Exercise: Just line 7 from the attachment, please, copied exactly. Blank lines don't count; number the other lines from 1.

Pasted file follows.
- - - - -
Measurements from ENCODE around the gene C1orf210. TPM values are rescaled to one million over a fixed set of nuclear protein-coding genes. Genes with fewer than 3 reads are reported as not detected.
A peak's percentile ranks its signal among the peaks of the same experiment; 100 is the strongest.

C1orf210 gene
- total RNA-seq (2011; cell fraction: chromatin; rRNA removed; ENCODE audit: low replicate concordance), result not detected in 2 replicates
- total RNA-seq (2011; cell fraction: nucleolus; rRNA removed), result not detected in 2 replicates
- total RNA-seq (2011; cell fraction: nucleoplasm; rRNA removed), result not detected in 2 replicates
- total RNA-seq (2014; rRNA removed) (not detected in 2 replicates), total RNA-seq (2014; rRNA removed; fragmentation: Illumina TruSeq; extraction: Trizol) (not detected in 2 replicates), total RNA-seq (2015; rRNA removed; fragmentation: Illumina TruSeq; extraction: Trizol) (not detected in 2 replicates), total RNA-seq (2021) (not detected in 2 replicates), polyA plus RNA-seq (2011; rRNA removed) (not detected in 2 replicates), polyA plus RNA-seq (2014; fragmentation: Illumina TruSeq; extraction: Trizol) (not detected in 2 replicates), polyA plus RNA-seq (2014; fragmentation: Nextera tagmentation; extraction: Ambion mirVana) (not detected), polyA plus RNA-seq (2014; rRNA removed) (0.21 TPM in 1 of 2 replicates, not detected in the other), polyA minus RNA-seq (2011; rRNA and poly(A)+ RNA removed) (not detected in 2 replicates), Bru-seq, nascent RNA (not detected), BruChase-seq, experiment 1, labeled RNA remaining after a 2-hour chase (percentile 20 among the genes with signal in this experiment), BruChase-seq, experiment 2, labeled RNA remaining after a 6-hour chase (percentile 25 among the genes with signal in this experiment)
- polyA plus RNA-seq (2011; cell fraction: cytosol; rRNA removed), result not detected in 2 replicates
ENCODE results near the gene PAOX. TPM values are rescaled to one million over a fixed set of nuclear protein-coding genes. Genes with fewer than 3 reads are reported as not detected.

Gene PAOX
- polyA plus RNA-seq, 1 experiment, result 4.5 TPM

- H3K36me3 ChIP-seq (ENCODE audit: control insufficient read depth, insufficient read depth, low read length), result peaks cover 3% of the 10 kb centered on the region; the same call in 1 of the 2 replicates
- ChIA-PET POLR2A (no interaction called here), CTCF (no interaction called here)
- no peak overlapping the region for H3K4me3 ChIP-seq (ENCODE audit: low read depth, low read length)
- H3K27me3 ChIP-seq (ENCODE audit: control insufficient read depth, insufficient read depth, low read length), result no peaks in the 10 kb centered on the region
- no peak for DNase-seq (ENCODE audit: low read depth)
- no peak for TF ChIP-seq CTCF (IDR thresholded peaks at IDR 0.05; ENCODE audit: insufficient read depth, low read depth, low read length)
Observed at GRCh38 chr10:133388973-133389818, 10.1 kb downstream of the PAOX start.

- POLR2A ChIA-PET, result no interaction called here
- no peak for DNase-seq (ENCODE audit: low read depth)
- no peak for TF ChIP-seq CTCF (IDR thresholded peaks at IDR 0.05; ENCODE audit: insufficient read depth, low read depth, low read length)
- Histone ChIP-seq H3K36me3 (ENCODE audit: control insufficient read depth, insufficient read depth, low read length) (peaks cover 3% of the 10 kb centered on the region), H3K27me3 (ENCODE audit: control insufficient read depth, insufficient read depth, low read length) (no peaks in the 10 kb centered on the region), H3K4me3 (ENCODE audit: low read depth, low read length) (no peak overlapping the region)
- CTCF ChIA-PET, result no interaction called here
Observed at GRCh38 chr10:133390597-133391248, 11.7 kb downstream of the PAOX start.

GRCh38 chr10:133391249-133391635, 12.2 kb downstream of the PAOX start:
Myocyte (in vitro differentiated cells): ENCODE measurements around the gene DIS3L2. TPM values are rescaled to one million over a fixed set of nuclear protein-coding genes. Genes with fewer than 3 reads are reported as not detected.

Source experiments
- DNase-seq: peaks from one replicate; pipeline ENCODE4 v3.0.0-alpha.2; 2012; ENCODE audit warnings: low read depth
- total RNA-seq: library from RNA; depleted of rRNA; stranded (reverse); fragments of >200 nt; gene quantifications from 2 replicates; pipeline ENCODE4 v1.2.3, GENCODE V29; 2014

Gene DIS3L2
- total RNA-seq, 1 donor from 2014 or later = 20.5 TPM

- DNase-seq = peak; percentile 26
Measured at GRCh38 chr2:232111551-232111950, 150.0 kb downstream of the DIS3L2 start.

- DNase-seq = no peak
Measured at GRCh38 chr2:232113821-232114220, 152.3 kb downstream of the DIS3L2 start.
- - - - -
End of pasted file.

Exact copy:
- total RNA-seq (2014; rRNA removed) (not detected in 2 replicates), total RNA-seq (2014; rRNA removed; fragmentation: Illumina TruSeq; extraction: Trizol) (not detected in 2 replicates), total RNA-seq (2015; rRNA removed; fragmentation: Illumina TruSeq; extraction: Trizol) (not detected in 2 replicates), total RNA-seq (2021) (not detected in 2 replicates), polyA plus RNA-seq (2011; rRNA removed) (not detected in 2 replicates), polyA plus RNA-seq (2014; fragmentation: Illumina TruSeq; extraction: Trizol) (not detected in 2 replicates), polyA plus RNA-seq (2014; fragmentation: Nextera tagmentation; extraction: Ambion mirVana) (not detected), polyA plus RNA-seq (2014; rRNA removed) (0.21 TPM in 1 of 2 replicates, not detected in the other), polyA minus RNA-seq (2011; rRNA and poly(A)+ RNA removed) (not detected in 2 replicates), Bru-seq, nascent RNA (not detected), BruChase-seq, experiment 1, labeled RNA remaining after a 2-hour chase (percentile 20 among the genes with signal in this experiment), BruChase-seq, experiment 2, labeled RNA remaining after a 6-hour chase (percentile 25 among the genes with signal in this experiment)